We then had 4 wines – they were all horrible. The 2017 Chateau Magrez Fombrauge Blanc, Bordeaux was an oxidized mess. The others were equally poor, I did not even write notes for them.
First we had four Rhone wines, two from Cotie-Rotie, one from Cotes du Rhone, and another from Chateauneuf-du-Pape. The two Cotie-Rotie were produced for Mes Vins Cacher and they were quite lovely, though expensive. The Cristia Collection are nice wines made for Israel that Ari was able to also get a few bottles of. This is yet another example of the growing list of French Kosher wines being made solely for Israel’s export. This has been the case for some USA purpose-made French wines as well, but in this case, Israel has taken the lead, at this point.
Next, we had another four Rhone wines, this time these were all made by Nathan Grandjean for sale on his website: yavine.fr. These wines and others from his collection were quite impressive and are WINNERS. Nathan had the largest number of QPR WINNERS in the tasting. Bravo!
Next, we had four Rhone white wines, all were again made by Les Vin de Vienne and Famille Mayard for Nathan Grandjean. Two Condrieu, one Crozes-Hermitage, and one Chateauneuf-du-Pape. Very nice. Two more WINNERS here!
Finally, we had the 2016 Tassi Brunello di Montalcino, Bettina Cuvee, Brunello di Montalcino. It is a lovely wine but for the price and the quality, I would stick with Terra di Seta. I will try and taste this again, but for now, it is a lovely wine that is just too expensive.
Overall, there were some WINNERS and there were some nice wines that are not worth the money. Magrez continues to make wines I would never buy and the rest of the simpler whites and roses were a total waste of money.
The higher-end wines were nice but many were far too expensive to make it reasonable. Still, there is a growing selection of wines from regions that we could have only dreamed about in the past!
I must state that I could NEVER have tasted these wines without the incredible help of Ari Cohen, Nathan Grandjean of yavine.fr online wine shop, and MesVinCacher. Ari tracked down all the wines for this tasting and hosted us for the afternoon that turned into the evening. I was sure he was ready to throw us out an hour earlier! Thanks so much, Ari, and thanks to your wife and family for putting up with me, and the gang that invaded your home!
2019 Roussawine Rose, Greece – Score: 88 (QPR: EVEN)
The wine is surprisingly good for 2019 rose. The nose on this wine is nice enough, with good fruit, nice acidity, and minerality. The mouth on this medium-bodied wine is painful, it is too sweet, not balanced enough, but nice still, with melon, sweet strawberry, guava, and tart grapefruit. Nice enough. Drink now. (tasted June 2021)
2020 Chateau Gairoird Rose, Cotes de Provence – Score: 87 (QPR: EVEN)
The nose on this wine is simple, a bit of grapefruit, strawberry, peach, raspberry, and mineral, simple. The mouth on this medium-bodied wine is nice enough, it lacks the acidity to balance this wine, it is good enough, but sadly move on. (tasted June 2021)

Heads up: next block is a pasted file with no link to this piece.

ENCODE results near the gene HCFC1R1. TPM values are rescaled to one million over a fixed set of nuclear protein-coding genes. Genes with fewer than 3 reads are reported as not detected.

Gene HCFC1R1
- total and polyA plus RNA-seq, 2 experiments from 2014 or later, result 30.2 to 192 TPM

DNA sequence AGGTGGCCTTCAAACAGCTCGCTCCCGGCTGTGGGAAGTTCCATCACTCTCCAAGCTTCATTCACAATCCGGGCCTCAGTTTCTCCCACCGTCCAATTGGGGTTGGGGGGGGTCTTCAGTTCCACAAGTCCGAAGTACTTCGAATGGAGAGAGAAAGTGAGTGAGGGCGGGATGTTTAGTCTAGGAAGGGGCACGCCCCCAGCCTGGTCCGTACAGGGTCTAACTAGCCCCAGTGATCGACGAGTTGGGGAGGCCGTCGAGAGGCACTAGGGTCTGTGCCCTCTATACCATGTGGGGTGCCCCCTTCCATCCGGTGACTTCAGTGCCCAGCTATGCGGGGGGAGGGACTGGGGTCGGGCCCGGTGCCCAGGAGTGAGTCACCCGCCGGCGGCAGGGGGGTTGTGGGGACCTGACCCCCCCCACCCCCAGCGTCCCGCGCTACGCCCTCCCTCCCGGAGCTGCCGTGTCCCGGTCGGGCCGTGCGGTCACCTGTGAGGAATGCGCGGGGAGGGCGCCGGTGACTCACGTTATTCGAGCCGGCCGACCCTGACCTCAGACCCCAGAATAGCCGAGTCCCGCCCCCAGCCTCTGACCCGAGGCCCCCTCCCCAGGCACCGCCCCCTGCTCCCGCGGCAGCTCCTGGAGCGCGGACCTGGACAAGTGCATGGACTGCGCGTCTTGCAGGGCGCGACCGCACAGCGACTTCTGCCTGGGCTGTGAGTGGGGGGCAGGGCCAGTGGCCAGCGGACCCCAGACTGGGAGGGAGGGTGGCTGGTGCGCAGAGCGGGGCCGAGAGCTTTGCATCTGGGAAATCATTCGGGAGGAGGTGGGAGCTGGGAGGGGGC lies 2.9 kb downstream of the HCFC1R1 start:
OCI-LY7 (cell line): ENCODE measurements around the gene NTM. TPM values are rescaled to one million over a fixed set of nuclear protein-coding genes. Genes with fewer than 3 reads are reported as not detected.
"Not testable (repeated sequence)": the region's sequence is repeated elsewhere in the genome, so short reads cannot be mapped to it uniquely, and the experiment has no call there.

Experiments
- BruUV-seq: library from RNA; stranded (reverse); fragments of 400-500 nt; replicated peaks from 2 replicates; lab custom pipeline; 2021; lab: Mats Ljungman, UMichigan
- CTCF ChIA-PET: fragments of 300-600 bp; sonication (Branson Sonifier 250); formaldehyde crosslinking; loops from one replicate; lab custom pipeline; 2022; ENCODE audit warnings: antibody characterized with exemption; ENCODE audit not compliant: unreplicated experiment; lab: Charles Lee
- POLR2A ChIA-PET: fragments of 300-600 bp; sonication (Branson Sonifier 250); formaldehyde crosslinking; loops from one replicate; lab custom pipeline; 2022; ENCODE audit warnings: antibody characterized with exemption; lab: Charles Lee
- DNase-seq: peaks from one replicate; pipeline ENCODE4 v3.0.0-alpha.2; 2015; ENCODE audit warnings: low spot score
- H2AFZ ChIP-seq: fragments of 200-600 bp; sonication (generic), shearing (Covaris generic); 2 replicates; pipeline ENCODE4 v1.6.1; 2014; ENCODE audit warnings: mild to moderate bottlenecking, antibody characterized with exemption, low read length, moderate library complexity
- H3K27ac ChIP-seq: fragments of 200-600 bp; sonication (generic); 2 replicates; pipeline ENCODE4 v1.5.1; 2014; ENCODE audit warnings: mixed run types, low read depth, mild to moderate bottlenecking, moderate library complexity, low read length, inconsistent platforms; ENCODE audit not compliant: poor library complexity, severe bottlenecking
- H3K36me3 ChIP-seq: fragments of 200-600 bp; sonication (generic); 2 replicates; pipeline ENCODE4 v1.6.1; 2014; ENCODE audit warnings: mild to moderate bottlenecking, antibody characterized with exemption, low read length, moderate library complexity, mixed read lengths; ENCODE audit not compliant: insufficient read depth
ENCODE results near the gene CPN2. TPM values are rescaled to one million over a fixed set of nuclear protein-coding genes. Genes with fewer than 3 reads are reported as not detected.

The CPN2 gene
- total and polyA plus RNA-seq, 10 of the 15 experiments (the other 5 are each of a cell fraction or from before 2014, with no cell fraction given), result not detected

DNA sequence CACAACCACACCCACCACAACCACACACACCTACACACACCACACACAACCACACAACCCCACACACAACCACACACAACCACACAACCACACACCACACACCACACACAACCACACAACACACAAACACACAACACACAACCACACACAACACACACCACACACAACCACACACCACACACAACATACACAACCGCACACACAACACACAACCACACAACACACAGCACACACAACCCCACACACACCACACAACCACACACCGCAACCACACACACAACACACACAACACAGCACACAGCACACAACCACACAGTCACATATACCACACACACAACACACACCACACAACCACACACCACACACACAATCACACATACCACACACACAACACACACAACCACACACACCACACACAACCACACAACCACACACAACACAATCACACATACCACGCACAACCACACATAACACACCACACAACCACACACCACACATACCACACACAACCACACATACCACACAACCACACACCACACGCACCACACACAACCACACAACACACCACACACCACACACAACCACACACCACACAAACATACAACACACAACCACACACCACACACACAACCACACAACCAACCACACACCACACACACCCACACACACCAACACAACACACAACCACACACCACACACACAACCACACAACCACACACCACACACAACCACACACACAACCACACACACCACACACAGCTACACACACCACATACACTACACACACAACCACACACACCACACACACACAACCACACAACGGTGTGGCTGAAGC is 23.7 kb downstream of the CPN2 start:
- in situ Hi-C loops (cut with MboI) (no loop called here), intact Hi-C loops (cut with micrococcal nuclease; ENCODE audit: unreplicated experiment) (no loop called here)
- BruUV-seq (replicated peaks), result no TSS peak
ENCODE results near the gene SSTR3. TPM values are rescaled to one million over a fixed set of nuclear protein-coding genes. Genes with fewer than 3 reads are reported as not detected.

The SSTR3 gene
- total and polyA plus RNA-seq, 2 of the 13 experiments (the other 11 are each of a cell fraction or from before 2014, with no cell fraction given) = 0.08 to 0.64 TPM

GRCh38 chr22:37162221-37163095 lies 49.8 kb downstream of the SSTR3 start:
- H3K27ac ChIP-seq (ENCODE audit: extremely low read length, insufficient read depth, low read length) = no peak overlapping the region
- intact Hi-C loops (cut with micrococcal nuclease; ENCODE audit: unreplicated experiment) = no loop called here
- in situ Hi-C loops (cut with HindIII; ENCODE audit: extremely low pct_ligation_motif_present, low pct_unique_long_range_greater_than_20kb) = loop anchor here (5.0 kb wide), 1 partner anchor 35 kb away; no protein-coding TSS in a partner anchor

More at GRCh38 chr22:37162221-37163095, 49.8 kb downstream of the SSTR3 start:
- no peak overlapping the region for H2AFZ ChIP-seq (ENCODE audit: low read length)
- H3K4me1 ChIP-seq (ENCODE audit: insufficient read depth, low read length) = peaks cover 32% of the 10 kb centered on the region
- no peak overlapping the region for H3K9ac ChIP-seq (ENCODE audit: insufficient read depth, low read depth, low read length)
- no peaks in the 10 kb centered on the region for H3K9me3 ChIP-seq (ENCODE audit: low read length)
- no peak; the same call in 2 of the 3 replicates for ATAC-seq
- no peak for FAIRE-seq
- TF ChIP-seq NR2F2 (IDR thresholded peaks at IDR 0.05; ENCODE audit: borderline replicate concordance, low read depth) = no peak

2020 Chateau de Saint-Martin Grand Reserve, Cotes de Provence – Score: 85 (QPR: BAD)
The nose on this wine is pure citrus, tart grapefruit, hints of apricot, really the nose is filled with deep minerality, smoke, and bright fruit. The mouth on this wine is balanced, but it has slight bubbles, when you shake it the acidity falls off, this is crazy, the wine was supposed to be so great, but honestly, all I get is saline, smoke, and grapefruit. The finish is short, but the minerality and saline are nice, very sad. Drink now (tasted June 2021)
As stated in my previous post, I was in Paris in June, and while it took forever to post these notes, I am happy to finally be getting to them at this point. I must start by thanking Clarisse and Lionel Bokobsa of Sieva/Bokobsa Wines. They were so kind to host me and let me taste the lovely wines. I was also joined by Benjamin Kukurud, sales manager at Sieva, and the Mashiach, Mendy Asseraf.
So, returning to the trip, as stated in my previous post, I kept in my hotel room for much of the trip. Even vaccinated, I was worried, and am still worried, as such I kept to myself, where possible. However, Clarisse was so nice to setup the tasting so on a bright summer morning, I made my way to the Sieva offices, just outside of Paris.
The last time I was at a Bokobsa tasting, it was at the very early days on this insane life we now live, February, 2020. Of course, until June, 2021, no one from the United States was allowed access to France. Bokobsa, like Royal did not have a tasting in 2021. So, I was really happy to catch up with what new wines were available and to see the offices of Sieva, as I only ever see the Bokobsa family at KFWE or their own tastings.
The pricing of these wines are mostly cheaper in France than they are here in the USA, as such, some of them of the wines have better QPR scores in France. Also, many of these wines will not come to the USA, but overall I was impressed by the quality of the wines and how some of them have really improved from the first time I tasted them in 2019.
My thanks to Clarisse and Lionel Bokobsa and the rest of the Sieva/Bokobsa team for hosting me and letting us taste the wonderful wines. The wine notes follow below – the explanation of my “scores” can be found here and the explanation for QPR scores can be found here:
2019 Jean Pierre Bailly Pouilly Fume – Score: 92 (QPR: EVEN (In France: WINNER))
Another smash hit for this lovely wine, showing notes of sweet fruit, lovely orange blossom, with good fruit focus, gooseberry, melon, grapefruit, and flint galore. The mouth on this lovely medium-bodied is truly fresh, ripe, and well balanced with screaming acid, smoke, flint, gooseberry, melon, grapefruit, orange, orange blossom, and lovely screaming acid, wow! Lovely weight and mouthfeel. The finish is long, green, ripe, and well balanced, with crazy mineral, screaming acid, and lovely rock, flint, and mineral. WOW!! Drink until 2024. (tasted June 2021)